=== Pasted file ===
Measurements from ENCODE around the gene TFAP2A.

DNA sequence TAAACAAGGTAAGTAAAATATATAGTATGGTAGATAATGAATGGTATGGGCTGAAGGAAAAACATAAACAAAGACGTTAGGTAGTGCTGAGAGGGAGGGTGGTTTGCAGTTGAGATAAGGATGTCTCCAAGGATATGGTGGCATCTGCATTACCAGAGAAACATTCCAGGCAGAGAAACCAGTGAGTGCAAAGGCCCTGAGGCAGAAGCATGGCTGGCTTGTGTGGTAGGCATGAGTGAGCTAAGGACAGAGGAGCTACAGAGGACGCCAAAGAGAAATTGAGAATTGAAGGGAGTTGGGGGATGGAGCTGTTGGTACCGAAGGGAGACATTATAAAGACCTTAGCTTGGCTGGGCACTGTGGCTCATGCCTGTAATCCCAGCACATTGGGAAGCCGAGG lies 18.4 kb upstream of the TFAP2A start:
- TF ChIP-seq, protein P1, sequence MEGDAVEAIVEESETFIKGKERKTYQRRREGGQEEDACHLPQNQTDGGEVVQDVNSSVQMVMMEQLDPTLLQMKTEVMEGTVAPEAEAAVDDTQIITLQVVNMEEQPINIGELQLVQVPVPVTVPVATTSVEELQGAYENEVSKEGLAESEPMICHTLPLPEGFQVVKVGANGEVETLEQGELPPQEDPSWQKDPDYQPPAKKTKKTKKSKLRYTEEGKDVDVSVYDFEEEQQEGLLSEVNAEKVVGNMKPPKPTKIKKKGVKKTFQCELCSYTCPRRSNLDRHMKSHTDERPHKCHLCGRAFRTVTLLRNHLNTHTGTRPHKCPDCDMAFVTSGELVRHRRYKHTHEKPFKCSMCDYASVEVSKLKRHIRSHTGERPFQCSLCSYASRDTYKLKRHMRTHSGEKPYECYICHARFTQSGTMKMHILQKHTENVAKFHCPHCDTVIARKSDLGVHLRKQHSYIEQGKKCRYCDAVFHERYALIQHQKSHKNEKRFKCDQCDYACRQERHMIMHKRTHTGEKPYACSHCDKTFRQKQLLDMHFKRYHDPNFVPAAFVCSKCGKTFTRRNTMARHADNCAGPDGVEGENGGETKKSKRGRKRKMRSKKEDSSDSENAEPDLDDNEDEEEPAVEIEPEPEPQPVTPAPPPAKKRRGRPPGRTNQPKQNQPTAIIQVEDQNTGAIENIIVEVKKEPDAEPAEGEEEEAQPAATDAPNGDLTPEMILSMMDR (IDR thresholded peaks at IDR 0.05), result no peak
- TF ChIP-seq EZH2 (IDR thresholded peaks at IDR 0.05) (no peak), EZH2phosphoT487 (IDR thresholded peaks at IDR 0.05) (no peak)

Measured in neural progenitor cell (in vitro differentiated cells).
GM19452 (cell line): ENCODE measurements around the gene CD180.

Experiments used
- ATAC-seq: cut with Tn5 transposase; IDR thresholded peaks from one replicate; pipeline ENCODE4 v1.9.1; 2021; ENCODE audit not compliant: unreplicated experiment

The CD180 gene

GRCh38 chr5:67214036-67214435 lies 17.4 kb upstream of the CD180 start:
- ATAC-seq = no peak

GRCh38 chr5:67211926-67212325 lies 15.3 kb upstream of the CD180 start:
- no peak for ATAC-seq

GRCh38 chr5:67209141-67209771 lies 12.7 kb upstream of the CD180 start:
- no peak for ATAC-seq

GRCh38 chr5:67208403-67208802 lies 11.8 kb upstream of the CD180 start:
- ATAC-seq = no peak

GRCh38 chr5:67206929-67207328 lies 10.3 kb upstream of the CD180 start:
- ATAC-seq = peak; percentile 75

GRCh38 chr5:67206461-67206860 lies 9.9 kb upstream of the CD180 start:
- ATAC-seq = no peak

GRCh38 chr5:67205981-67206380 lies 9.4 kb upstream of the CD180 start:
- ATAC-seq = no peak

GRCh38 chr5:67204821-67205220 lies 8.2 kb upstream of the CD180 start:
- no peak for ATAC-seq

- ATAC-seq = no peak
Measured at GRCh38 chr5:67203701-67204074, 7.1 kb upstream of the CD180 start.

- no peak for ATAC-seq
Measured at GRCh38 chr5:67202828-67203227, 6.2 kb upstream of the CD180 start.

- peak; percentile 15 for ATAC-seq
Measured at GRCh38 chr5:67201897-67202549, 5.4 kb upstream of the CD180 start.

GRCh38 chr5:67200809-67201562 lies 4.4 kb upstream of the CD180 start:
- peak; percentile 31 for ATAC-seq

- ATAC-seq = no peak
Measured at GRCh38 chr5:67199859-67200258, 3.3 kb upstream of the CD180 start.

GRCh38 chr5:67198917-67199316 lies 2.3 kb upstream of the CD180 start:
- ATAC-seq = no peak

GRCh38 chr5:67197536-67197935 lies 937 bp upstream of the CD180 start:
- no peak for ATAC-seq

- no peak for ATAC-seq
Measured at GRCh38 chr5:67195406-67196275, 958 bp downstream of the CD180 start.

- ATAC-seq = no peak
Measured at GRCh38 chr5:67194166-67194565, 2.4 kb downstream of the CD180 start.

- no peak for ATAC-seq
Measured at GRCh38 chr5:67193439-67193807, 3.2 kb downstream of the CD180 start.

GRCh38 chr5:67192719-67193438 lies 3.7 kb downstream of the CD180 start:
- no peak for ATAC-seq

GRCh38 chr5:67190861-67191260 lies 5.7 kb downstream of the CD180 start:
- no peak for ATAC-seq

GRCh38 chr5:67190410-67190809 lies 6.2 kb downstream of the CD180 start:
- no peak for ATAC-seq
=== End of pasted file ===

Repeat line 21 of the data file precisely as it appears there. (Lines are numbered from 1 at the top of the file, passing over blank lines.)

- ATAC-seq = no peak